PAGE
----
People Invites You to Gawk at Zooey Deschanel Without Makeup

People magazine's Most Beautiful issue features Beyoncé on the cover, but inside, there are pages and pages of more Beautiful People, including a 10-page spread of female celebrities photographed wearing "not a drop of makeup." Ben Watts shot intimate, natural portraits of Rose Byrne, Julie Bowen, Paris Jackson, Zooey Deschanel, Lily Collins, Jessica Paré, Sandra Lee and Paula Patton. And they all look beautiful, sure. But of course they're not on the cover. The cover sticks to formula: Makeup, hair, lighting, Photoshop.

A couple of years ago French Elle ran some covers of stars SANS FARDS, and I had mixed feelings then, as I do now. Unlike Star magazine, where the celebs are mocked for daring to appear in public without spackle, the People editors gush, "bare is breathtaking," and declare that the women are showing off "natural beauty." And they are. They are.

People Invites You to Gawk at Zooey Deschanel Without Makeup

But when it comes to trying to figure out the point of this exercise, it's very confusing. Take 14-year-old Paris Jackson. Yes, she is gorgeous. Stunning! And slightly reminiscent of the Afghan woman from National Geographic. But don't we usually see her without makeup? Are we supposed to be gawking at her because she's beautiful without makeup, or beautiful, period? Is the lesson here that you don't need makeup to be beautiful? Because, uh, it helps that she is 14.

People Invites You to Gawk at Zooey Deschanel Without Makeup

With Mad Men's Jessica Paré, it is interesting to see her face without makeup, because most of us see her in character as Megan, the new Mrs. Draper. That means red lips, lots of foundation, '60s eyeshadow. Who knew she had freckles? Or that her eye color is so striking? Showing us someone in an entirely different light, that's quality journalism. That's a story.

People Invites You to Gawk at Zooey Deschanel Without Makeup

But let's talk about Zooey Deschanel, seen here without her signature false lashes. We've seen her sort of bare before — in Elf, for instance — but lately she's been doing the doe-eyed eyeliner and fluttery lashes thing. So she looks different. It feels like a set-up, in a way: If you think she looks bad, aren't you just thinking as a member of the oppressively rigid society that keeps women feeling that they have to be flawless? And if you think she looks good, which, by the way, I do, then what is the point? What is the "what" here? Is the takeaway "beautiful people still look beautiful without mascara"? Are we meant to revel in the wonder of the human form and throw away our Maybelline Great Lash, en masse?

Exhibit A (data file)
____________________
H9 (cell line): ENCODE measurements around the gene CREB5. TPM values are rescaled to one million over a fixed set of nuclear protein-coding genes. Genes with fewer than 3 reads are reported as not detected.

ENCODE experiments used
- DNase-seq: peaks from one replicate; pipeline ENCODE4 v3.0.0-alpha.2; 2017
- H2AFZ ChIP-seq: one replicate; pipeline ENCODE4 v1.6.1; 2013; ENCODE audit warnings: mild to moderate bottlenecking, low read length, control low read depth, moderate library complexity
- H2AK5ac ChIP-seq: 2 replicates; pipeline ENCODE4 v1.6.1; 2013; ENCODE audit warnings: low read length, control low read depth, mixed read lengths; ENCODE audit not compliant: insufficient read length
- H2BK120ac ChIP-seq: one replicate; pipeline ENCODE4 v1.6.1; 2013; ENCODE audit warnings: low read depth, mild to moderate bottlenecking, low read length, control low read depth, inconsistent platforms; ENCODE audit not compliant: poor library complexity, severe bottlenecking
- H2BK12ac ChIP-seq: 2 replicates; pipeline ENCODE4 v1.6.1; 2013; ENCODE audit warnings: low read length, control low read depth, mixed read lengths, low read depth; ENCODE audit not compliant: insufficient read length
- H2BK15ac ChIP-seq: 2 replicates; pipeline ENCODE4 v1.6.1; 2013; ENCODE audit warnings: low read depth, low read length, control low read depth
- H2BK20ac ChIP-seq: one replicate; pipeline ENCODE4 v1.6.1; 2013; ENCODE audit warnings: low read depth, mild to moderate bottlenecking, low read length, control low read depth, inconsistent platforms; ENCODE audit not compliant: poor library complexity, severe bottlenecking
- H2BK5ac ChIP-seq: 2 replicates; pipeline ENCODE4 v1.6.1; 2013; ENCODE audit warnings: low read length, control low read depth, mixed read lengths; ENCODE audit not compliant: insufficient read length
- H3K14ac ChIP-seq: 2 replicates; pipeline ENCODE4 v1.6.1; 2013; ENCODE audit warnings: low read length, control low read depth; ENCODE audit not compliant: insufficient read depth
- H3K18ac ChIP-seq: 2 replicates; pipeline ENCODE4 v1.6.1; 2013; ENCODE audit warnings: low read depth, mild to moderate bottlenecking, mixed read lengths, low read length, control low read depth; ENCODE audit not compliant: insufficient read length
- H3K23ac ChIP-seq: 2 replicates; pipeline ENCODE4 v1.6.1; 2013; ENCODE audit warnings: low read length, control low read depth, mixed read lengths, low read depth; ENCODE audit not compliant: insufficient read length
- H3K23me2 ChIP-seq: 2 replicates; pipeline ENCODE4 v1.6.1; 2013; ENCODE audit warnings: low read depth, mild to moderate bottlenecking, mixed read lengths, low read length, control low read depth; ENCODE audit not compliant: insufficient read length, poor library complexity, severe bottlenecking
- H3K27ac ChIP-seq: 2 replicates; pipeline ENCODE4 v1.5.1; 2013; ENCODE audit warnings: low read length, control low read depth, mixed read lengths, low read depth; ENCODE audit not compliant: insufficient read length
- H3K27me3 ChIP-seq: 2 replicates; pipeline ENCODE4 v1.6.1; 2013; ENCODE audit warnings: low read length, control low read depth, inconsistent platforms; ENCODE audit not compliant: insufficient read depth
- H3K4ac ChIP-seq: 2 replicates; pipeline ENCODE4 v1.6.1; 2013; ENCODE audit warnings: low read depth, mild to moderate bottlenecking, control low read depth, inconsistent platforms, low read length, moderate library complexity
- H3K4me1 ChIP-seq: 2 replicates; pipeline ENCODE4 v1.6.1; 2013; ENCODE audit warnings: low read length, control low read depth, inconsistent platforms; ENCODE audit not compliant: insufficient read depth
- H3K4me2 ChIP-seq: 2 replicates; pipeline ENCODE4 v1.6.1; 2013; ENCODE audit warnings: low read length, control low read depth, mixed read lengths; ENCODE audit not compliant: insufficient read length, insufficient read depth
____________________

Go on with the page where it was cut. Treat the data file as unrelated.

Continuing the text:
You could argue that ladies like to look at other ladies. And we like to look at pretty things, so clearly we like to look at pretty ladies. But the female-on-female gaze, in this context — we hid the people without makeup on the inside, so as not to scare you! — feels strange. There's very little text accompanying these images; the photos themselves are the point. Look at these women! No makeup!! If the cover, or the entire issue featured women without makeup, it might be a lesson, reminding us how most of the images we see in magazines are based in reality yet completely unreal. But this way, it feels like bait, the kind that we, as highly visual creatures, can't resist.

Which is not to say that it's a bad idea to print photographs of celebrities without makeup, jarring us out of our glossy image haze. It's a good idea. I just wish it didn't feel like (or have to be) a stunt.